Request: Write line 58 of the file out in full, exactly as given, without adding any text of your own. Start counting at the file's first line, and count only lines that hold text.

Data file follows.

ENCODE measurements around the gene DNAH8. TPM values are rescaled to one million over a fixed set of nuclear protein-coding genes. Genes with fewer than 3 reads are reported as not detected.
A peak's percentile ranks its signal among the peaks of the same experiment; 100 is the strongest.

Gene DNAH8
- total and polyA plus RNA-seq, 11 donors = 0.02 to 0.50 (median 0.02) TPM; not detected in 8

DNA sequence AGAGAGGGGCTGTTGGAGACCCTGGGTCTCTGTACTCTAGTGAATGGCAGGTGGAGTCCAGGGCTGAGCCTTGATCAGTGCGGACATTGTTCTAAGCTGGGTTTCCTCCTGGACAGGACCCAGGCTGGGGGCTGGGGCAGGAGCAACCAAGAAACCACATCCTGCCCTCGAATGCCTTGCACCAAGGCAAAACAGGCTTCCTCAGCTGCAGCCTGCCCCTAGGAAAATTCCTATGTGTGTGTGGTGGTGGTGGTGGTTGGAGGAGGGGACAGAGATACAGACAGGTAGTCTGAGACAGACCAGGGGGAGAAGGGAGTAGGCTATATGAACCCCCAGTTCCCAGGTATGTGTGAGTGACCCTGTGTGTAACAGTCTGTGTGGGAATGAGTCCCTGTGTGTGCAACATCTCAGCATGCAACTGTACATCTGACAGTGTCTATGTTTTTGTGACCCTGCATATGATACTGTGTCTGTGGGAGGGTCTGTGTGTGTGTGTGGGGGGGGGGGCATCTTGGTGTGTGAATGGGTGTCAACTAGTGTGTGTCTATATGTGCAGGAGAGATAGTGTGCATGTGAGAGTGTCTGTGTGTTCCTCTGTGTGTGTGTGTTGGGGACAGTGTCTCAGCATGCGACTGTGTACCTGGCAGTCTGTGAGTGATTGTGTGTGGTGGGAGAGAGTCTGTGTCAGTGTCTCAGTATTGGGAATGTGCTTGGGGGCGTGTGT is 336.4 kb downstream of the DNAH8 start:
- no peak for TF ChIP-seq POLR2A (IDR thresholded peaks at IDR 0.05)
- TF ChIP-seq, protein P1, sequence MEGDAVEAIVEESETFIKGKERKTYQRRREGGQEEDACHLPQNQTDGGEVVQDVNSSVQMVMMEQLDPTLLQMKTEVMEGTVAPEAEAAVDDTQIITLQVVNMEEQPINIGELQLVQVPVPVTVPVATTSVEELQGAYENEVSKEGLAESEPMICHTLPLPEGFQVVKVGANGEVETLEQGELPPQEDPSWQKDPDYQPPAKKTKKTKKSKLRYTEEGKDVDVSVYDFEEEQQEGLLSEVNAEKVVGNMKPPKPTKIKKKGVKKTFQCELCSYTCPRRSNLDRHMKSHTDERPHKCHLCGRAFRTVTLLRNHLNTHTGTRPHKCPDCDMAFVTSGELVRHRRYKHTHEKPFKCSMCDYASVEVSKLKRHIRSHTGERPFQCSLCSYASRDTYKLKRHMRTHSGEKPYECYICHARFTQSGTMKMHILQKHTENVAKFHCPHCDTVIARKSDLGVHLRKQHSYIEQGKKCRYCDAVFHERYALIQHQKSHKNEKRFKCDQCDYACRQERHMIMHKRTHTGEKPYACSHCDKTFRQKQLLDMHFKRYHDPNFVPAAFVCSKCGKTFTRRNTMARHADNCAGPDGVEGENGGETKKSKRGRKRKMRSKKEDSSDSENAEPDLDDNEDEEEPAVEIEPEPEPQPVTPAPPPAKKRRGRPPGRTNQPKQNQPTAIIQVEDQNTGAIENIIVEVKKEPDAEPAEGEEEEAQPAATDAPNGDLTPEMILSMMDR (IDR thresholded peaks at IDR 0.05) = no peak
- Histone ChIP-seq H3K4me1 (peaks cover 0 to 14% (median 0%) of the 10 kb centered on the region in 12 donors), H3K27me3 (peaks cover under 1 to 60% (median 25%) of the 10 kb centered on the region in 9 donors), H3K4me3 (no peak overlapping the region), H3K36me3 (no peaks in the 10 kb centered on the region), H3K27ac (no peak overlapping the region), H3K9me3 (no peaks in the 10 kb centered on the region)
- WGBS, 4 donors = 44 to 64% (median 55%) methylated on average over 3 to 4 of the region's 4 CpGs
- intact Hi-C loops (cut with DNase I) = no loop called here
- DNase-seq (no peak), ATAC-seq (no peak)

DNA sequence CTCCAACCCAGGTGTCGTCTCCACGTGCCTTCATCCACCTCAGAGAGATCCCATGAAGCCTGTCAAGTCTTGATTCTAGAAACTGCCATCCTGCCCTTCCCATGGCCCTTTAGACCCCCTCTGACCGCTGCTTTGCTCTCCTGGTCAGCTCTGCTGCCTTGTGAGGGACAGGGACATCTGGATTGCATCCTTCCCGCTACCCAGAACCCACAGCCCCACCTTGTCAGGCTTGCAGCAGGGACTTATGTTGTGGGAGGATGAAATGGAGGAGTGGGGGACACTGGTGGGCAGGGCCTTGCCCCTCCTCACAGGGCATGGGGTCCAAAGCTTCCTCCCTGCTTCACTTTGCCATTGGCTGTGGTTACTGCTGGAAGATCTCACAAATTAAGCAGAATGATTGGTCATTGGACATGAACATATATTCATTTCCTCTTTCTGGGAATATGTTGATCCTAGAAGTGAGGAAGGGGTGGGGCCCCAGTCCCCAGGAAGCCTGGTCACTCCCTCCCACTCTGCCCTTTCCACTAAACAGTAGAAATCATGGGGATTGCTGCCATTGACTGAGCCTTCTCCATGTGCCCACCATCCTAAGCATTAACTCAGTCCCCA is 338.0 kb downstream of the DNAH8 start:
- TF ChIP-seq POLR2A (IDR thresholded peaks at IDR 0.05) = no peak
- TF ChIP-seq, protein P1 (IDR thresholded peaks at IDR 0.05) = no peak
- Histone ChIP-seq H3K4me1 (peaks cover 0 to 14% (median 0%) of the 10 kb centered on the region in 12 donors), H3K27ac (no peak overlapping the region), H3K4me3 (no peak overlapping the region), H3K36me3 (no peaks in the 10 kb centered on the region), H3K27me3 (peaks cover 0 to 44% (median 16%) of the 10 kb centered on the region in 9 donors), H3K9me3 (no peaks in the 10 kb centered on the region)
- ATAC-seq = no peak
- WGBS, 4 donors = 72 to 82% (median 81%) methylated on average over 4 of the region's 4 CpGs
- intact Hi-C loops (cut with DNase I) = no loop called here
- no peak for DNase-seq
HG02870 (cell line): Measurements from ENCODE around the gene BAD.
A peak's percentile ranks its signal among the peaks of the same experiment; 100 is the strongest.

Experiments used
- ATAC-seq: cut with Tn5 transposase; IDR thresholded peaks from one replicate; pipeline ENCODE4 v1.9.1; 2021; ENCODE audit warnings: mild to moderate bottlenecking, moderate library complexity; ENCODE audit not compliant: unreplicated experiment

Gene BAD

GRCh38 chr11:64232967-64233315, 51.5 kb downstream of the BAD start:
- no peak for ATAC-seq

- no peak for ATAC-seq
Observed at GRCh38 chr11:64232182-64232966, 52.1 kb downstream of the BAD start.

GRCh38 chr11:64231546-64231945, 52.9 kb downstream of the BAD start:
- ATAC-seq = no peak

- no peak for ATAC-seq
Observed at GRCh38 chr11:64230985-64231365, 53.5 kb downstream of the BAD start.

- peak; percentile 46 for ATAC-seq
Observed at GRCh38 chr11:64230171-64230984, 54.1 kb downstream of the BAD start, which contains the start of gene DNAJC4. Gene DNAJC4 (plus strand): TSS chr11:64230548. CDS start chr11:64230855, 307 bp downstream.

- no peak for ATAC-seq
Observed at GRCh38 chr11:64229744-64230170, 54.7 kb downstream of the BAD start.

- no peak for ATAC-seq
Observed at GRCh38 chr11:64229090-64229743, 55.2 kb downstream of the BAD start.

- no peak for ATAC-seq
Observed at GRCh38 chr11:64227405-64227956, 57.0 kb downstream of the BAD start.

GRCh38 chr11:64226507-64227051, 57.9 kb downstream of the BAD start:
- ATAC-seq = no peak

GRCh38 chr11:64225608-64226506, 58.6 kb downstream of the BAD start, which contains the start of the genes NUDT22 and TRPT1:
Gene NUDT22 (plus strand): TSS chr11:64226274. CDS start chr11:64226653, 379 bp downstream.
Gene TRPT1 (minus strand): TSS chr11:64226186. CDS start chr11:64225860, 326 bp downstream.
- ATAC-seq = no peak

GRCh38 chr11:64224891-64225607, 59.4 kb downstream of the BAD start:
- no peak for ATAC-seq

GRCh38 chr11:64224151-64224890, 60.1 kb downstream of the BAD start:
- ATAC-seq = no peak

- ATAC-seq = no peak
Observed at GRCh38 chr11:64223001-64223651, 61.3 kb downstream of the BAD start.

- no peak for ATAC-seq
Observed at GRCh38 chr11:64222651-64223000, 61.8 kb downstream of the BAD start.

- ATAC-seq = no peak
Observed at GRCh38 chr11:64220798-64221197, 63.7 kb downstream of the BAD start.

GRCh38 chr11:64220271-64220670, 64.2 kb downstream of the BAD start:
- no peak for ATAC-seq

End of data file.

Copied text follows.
- no peak for ATAC-seq